The Log-rank test is a non-parametric test for comparing the survival function across two or more groups where the null hypothesis is that the groups's survival functions are the same. It can be calculated via `survminer::surv_pvalue()` function with `method = "log-rank"` for `survfit` object, or `survival::survdiff()` function with `rho = 0`. Both are part of the default set, so you don't need to define them explicitly. Let me show them separately, as shown below.

``````survminer::surv_pvalue(fit_km, method = "log-rank")
##   variable         pval   method    pval.txt
## 1      AFB 0.0009616214 Log-rank p = 0.00096

survival::survdiff(Surv(LENFOL, FSTAT) ~ AFB, data = dat, rho = 0)\$pvalue
## [1] 0.0009616214``````

If you would like to know what is the Log rank test, this article (Log Rank Test) can be for your reference.

#### Cox PH model

As we will know, the Cox regression model is a semi-parametric model since it makes no assumption about the distribution of the event times that is similar to the KM method of non-parametric, but it relies on a partial likelihood estimation that is partially defined parametrically. Before fitting the Cox model, we should make sure the proportional hazard assumption is met. And more details can be seen at http://www.sthda.com/english/wiki/cox-model-assumptions.

Let's go on the `whas500` example data. If you want to estimate the hazard ratio comparing those two groups and also specify the efron approximation for tie handling, the `survival::coxph()` function can be used for fitting Cox PH models simply.

``````fit_cox <- coxph(Surv(LENFOL, FSTAT) ~ AFB, data = dat, ties = "efron")

## Call:
## coxph(formula = Surv(LENFOL, FSTAT) ~ AFB, data = dat, ties = "efron")
##
##   n= 500, number of events= 215
##
##         coef exp(coef) se(coef)      z Pr(>|z|)
## AFB0 -0.5397    0.5829   0.1654 -3.263   0.0011 **
## ---
## Signif. codes:  0 ‘***’ 0.001 ‘**’ 0.01 ‘*’ 0.05 ‘.’ 0.1 ‘ ’ 1
##
##      exp(coef) exp(-coef) lower .95 upper .95
## AFB0    0.5829      1.716    0.4215    0.8061
##
## Concordance= 0.537  (se = 0.014 )
## Likelihood ratio test= 9.58  on 1 df,   p=0.002
## Wald test            = 10.64  on 1 df,   p=0.001
## Score (logrank) test = 10.9  on 1 df,   p=0.001``````

The Cox results can be interpreted as follows: - The `coef` is the coefficient, and `z` is the Wald statistic value that corresponds to the rate of `coef` to its standard error (`se(coef)`). - Hazard ratio (HR) corresponds to the `exp(coef)`, which is comparing the current level to the reference level. So the HR of `0.58` indicates that the subjects without AFB have 0.58 less hazard or risk compared to those who have AFB. In other words, if the event occurred in 20% of the no AFB group, it would occur in 8.4% (20% - (20% x 0.58)) of the AFB group, which means the no AFB can reduce the hazard of deaths by 0.58. - The HR confidence interval is also provided, with lower 95% bound of 0.4215 and upper 95% bound of 0.8061. - There are three alternative tests for overall significance of the model: likelihood-ratio test, Wald test, and score log-rank statistics. And as we know, log-rank test is a special case of Cox model, which means it equals a univariate Cox regression (only considering treatment). So we can calculate the log-rank p-value from 'survdiff()` as well for the Cox model.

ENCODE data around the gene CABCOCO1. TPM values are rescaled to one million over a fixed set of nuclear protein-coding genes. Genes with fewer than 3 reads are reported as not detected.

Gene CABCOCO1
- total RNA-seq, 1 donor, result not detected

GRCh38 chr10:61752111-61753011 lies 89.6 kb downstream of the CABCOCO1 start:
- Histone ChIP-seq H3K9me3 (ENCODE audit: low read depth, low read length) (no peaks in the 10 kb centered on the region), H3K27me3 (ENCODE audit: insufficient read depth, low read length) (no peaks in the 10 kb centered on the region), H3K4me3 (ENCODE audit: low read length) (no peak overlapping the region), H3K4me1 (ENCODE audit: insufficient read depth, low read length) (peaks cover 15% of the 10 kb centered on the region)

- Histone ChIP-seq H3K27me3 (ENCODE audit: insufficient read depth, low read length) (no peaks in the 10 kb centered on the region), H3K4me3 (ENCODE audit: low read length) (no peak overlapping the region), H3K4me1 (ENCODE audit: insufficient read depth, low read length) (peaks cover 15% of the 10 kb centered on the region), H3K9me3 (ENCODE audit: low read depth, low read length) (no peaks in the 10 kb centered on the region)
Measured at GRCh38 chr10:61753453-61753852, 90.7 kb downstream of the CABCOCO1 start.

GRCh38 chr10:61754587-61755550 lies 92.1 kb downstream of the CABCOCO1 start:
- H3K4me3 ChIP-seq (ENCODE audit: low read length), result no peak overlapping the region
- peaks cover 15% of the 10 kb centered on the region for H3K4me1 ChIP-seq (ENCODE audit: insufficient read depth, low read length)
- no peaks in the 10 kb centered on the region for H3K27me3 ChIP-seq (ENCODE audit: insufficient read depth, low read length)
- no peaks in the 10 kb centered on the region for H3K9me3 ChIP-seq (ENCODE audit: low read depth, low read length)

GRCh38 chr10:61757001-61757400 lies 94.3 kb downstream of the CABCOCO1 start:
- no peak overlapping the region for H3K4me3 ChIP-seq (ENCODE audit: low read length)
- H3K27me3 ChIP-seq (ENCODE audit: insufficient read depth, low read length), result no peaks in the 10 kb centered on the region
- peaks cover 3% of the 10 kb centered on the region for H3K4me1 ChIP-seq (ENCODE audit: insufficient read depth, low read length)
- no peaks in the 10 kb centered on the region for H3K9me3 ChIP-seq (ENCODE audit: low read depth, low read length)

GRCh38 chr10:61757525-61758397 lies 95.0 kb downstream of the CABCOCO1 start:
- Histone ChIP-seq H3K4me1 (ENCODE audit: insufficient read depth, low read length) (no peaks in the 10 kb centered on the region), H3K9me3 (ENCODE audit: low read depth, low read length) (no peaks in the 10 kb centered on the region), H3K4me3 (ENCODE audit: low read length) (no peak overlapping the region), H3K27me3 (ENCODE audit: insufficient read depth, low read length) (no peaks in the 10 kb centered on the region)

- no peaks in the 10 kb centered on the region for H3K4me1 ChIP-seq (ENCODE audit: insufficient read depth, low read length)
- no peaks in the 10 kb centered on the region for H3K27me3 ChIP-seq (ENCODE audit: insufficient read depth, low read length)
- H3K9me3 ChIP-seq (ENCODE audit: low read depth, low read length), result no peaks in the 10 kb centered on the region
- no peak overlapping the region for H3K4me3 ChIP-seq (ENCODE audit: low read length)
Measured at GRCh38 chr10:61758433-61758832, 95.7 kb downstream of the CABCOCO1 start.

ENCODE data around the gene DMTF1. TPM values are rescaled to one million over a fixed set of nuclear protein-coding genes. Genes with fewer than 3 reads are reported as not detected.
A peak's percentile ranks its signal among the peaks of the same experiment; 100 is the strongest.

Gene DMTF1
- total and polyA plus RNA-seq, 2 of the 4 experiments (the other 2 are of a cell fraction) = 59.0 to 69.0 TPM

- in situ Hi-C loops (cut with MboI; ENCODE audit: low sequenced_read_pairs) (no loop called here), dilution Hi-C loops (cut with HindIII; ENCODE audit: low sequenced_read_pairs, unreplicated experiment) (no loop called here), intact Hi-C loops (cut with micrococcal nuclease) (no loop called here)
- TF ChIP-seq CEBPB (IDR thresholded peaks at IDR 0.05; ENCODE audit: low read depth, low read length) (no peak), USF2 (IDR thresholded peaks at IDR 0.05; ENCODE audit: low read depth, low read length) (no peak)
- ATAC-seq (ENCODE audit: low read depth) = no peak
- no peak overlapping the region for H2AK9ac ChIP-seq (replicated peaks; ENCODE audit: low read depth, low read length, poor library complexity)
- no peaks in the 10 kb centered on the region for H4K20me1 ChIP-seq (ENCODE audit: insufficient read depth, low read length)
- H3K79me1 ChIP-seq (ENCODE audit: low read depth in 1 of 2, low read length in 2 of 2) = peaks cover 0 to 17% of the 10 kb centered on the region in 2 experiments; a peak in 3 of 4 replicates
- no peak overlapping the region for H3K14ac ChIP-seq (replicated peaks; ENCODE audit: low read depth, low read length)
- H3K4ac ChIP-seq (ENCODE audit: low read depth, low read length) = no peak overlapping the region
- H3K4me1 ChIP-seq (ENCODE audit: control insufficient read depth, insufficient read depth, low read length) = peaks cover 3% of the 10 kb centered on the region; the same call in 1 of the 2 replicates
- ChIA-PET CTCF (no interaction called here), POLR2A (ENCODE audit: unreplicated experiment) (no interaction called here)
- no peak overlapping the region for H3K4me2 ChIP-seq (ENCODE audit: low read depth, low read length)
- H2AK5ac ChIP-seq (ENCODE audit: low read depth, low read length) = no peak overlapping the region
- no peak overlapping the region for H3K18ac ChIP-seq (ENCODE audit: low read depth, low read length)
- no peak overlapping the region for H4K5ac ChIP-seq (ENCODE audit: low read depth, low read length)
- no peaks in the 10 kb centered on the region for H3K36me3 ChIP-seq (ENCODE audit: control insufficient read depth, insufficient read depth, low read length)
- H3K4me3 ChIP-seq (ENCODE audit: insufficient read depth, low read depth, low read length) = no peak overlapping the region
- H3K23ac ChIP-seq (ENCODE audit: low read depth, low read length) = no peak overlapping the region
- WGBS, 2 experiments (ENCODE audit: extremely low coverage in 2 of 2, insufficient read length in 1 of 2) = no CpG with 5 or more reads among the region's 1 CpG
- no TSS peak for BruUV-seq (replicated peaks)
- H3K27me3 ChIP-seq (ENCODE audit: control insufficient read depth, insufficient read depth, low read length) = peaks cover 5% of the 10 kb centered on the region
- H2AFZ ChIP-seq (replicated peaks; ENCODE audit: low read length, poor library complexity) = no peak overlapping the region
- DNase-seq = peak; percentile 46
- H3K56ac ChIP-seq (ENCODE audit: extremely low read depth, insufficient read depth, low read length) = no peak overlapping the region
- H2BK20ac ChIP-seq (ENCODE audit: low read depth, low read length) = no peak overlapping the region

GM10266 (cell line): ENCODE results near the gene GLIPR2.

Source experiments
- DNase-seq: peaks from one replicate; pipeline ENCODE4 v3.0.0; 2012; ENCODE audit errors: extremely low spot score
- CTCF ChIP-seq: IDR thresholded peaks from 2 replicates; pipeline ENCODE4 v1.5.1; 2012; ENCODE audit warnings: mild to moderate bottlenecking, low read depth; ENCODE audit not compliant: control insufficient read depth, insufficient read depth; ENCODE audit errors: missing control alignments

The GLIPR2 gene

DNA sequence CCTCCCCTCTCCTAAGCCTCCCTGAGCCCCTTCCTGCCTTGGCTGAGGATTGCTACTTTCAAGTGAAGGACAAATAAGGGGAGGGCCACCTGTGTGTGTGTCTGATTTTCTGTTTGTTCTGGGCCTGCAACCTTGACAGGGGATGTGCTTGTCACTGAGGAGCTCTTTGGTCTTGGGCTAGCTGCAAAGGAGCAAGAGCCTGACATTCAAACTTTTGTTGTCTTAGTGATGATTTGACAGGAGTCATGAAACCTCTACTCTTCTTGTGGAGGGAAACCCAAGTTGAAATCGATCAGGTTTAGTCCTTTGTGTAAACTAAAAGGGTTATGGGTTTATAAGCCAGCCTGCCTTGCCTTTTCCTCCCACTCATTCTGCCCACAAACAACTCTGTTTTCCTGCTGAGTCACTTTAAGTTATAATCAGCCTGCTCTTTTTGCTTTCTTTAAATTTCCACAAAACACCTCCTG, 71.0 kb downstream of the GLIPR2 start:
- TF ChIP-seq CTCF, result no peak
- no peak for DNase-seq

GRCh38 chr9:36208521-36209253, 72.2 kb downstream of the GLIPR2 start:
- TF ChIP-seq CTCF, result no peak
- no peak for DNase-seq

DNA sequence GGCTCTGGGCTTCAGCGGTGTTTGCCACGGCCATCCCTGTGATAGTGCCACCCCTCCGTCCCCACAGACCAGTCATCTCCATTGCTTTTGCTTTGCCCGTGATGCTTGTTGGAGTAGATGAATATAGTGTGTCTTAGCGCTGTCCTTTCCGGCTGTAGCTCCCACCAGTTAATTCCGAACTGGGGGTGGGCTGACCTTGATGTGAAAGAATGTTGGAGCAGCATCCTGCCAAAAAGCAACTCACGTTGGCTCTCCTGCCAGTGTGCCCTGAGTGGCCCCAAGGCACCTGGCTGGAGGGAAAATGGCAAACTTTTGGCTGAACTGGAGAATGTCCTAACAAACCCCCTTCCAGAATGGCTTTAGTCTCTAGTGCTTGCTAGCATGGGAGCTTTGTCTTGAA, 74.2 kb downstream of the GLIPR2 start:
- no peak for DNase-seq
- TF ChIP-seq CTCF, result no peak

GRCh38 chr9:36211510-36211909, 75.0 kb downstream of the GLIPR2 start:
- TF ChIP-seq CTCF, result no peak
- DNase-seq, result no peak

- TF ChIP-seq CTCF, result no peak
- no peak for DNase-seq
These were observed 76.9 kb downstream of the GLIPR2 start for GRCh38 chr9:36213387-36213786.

#### Stratified Log-rank test and Cox PH model

The stratified log-rank test is commonly used for randomized clinical trials when there are baseline factors that may be related to the treatment effect.

The stratified log-rank test is the log-rank test that accounts for the difference in prognostic factors between the two groups. Specifically, we divide the data according to the levels of the significant prognostic factors and form a stratum for each level. At each level, we arrange the survival times in ascending order and calculate the observed number of events, expected number of events, and variance at each survival time as we would in the regular log-rank test. (Chapter 23 - An Introduction to Survival Analysis)

To implement the stratified log-rank test, simply include the `strata()` within the survival model formula as follows.

``````strat_km <- survfit(Surv(LENFOL, FSTAT) ~ AFB + strata(AGE, GENDER), data = dat, conf.type = "log-log")
survminer::surv_pvalue(strat_km, method = "log-rank")

##                  variable       pval   method  pval.txt
## 1 AFB+strata(AGE, GENDER) 0.08269744 Log-rank p = 0.083``````

Regarding the stratified Cox model, it can be used if there are one or more predictors that don’t satisfy the proportional hazard assumptions. In other words, the proportional hazard is violated.

It can also be performed using `coxph` along with `strata()` function, the same as stratified log-rank test.

``````strat_cox <- coxph(Surv(LENFOL, FSTAT) ~ AFB + strata(AGE, GENDER), data = dat, ties = "efron")
summary(strat_cox)
strat_cox %>%
broom::tidy(exponentiate = TRUE, conf.int = TRUE, conf.level = 0.95) %>%
select(term, estimate, conf.low, conf.high)

## # A tibble: 1 × 4
##   term  estimate conf.low conf.high
##   <chr>    <dbl>    <dbl>     <dbl>
## 1 AFB0     0.695    0.462      1.05``````

Above is a summary of common survival analyses in R. In the next step, I would like to wrap these functions into one or two functions and specify the print method so that we can simply use them to compare with SAS.